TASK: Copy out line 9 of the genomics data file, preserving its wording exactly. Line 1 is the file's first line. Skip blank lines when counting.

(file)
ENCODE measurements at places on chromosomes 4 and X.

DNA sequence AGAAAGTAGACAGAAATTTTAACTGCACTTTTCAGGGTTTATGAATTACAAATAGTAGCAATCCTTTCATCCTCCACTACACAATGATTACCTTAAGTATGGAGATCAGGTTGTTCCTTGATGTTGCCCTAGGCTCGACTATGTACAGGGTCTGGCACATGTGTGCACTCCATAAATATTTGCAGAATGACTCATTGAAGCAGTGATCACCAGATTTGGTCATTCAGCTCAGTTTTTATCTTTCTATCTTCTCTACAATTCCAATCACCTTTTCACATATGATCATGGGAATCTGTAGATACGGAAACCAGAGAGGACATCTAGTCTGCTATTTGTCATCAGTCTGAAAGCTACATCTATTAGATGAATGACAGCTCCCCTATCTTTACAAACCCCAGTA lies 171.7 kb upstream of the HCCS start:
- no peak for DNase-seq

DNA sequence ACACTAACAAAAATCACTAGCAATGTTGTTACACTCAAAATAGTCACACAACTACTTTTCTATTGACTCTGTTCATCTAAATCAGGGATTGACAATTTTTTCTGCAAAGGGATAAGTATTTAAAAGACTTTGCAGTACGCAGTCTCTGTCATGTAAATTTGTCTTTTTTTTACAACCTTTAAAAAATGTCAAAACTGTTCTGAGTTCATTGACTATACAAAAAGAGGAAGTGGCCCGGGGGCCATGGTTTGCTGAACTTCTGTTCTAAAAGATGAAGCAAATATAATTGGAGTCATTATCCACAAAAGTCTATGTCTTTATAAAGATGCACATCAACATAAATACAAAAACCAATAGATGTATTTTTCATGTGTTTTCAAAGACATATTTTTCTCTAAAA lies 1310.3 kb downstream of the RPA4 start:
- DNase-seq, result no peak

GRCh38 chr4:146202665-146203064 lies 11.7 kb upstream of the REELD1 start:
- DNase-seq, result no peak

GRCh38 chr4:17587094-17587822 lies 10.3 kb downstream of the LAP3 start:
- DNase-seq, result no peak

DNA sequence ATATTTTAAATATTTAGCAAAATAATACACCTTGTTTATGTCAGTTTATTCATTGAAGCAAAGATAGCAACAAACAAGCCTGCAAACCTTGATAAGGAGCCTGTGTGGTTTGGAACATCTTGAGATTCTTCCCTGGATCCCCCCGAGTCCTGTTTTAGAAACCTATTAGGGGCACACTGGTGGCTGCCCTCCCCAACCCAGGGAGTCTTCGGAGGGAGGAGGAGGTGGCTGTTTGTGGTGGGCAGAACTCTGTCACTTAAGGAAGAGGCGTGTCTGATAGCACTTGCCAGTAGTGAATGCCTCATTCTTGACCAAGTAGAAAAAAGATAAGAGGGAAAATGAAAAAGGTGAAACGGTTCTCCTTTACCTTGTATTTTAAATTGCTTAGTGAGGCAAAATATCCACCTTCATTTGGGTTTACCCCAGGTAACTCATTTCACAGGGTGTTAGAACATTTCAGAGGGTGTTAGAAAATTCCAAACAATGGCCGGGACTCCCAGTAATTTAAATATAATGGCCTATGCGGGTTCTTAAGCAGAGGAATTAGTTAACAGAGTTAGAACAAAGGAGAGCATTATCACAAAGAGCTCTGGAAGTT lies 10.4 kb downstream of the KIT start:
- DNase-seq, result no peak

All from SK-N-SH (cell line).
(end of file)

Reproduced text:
- DNase-seq, result no peak